Blog

Ocean Currents

Reducing Underwater Noise from Ships

Kicking off IMO’s new plan to quiet down

Container ship in the sea at winter time
© A. Medvedkov/Adobe Stock.

Many marine animals, including whales and dolphins, depend on sound to navigate through the ocean, find prey, hide from predators and communicate with each other. For this reason, noise from ships and other sources such as seismic surveys can negatively impact marine animals by making it harder for them to hear. This can disrupt their feeding, resting and breeding behaviors and can lead to hearing loss, physical injury and chronic stress. Even invertebrates like octopuses can be victims of noise-induced damage. Their statocyst, a small organ responsible for their balance and spatial orientation, can be damaged by underwater noise, rendering them unable to find prey, evade predators and reproduce.

Given these potential negative impacts on ocean life, Ocean Conservancy has advocated for several years for the International Maritime Organization (IMO) to reduce underwater noise from ships.  In January 2022, the IMO’s Sub-Committee on Ship Design and Construction (SDC) began a new round of work to address the harmful impacts of underwater noise. While previous work completed in 2014 resulted in the creation of voluntary noise reduction guidelines, unfortunately, the non-mandatory nature of the guidelines led to few in the shipping sector actually prioritizing their uptake. This resulted in a continued increase in noise levels in the ocean, including sensitive regions like the Arctic, where underwater noise from ships has an even greater impact.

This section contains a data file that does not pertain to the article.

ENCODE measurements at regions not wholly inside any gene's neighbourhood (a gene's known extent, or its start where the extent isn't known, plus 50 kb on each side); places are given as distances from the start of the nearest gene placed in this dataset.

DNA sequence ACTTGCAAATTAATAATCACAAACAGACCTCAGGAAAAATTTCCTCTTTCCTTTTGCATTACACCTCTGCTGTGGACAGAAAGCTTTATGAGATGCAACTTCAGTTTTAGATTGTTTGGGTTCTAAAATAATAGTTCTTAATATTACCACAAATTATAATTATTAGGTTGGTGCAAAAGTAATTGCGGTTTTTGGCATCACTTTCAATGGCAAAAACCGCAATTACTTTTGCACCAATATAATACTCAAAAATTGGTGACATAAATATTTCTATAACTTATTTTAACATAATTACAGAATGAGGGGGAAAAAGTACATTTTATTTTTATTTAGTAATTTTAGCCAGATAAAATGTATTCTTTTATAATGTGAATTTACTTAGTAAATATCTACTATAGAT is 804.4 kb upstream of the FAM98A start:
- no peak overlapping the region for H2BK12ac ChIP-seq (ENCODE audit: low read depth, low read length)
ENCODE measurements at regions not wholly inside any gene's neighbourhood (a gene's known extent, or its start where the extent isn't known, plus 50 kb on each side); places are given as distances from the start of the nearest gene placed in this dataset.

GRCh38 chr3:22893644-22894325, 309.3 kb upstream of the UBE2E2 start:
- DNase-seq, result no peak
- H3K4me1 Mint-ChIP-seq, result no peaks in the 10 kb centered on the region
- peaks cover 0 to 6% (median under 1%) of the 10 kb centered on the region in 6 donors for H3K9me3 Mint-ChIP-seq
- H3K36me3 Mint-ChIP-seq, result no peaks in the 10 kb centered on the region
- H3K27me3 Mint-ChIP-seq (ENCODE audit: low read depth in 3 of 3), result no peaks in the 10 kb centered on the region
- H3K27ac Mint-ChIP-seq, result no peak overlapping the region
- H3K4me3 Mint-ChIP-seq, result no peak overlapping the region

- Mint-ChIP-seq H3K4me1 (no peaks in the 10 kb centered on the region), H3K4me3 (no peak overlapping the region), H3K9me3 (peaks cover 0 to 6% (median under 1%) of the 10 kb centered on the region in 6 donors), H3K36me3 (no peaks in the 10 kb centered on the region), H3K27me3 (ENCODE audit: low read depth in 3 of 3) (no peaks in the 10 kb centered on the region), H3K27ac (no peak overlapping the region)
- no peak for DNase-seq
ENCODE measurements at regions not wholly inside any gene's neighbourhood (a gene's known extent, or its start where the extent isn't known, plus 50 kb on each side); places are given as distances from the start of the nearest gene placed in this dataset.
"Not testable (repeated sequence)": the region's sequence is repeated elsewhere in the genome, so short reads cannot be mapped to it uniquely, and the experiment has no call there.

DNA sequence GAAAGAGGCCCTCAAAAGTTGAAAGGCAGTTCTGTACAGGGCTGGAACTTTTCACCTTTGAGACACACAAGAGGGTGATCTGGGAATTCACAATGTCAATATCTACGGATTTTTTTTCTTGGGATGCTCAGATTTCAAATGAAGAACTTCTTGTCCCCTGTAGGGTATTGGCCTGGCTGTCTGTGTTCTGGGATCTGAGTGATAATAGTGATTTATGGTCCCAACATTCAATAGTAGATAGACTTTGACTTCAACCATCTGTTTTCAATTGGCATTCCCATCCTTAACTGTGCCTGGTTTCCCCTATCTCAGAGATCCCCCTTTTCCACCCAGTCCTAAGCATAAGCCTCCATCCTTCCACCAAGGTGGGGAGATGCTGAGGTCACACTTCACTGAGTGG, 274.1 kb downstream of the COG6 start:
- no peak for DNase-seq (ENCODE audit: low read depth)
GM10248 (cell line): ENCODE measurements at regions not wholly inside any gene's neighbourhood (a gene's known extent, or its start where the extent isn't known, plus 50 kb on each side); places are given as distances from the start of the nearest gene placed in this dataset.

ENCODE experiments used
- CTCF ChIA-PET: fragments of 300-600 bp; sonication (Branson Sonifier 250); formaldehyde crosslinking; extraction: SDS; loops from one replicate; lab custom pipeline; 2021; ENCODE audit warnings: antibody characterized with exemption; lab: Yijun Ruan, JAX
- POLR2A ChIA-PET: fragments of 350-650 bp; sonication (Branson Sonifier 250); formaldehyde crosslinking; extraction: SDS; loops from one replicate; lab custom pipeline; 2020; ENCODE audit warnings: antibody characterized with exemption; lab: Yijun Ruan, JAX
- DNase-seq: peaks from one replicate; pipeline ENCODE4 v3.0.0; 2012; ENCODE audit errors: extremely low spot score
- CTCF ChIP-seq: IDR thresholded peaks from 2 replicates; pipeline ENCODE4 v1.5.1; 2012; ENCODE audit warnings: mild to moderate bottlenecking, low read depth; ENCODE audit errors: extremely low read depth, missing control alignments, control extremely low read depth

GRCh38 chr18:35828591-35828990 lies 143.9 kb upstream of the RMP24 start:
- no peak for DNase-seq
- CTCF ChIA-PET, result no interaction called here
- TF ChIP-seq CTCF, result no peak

Thankfully, the subcommittee acknowledged that previous work to reduce underwater noise had not succeeded and approved a work plan to revise the 2014 guidelines and develop comprehensive next steps which will actually be effective in reducing underwater noise. The workplan included a commitment to engage the Inuit of the Arctic and other Indigenous communities and incorporate Indigenous knowledge in this process. To protect ocean animals from the harmful impacts of underwater noise, this new work must include mandatory measures to ensure industry-wide action.

But what measures can ships take to reduce underwater noise?

A combination of ship design, ship maintenance and policy solutions can decrease underwater noise and its harmful impacts. Advancements in new technologies, such as quieter propellers, have already been developed and can be installed on new and existing ships. Vessels can also maintain polished, clean hulls and propellers, insulate engines, or easiest of all, just slow down to reduce noise. Reducing speed is a particularly simple action that has the added benefit of decreasing fuel use and harmful emissions.

As SDC moves forward with its work, it’s critical that its next steps are ambitious in scope and reflect the urgency needed to address underwater noise from ships that continues to increase at alarming rates. The IMO and its member countries must set policy to require ships to quiet down. Join us in this critical and urgent work to secure mandatory measures that successfully reduce noise and protect the ocean wildlife species it impacts.

 

Related Articles

Top
Back to Top Up Arrow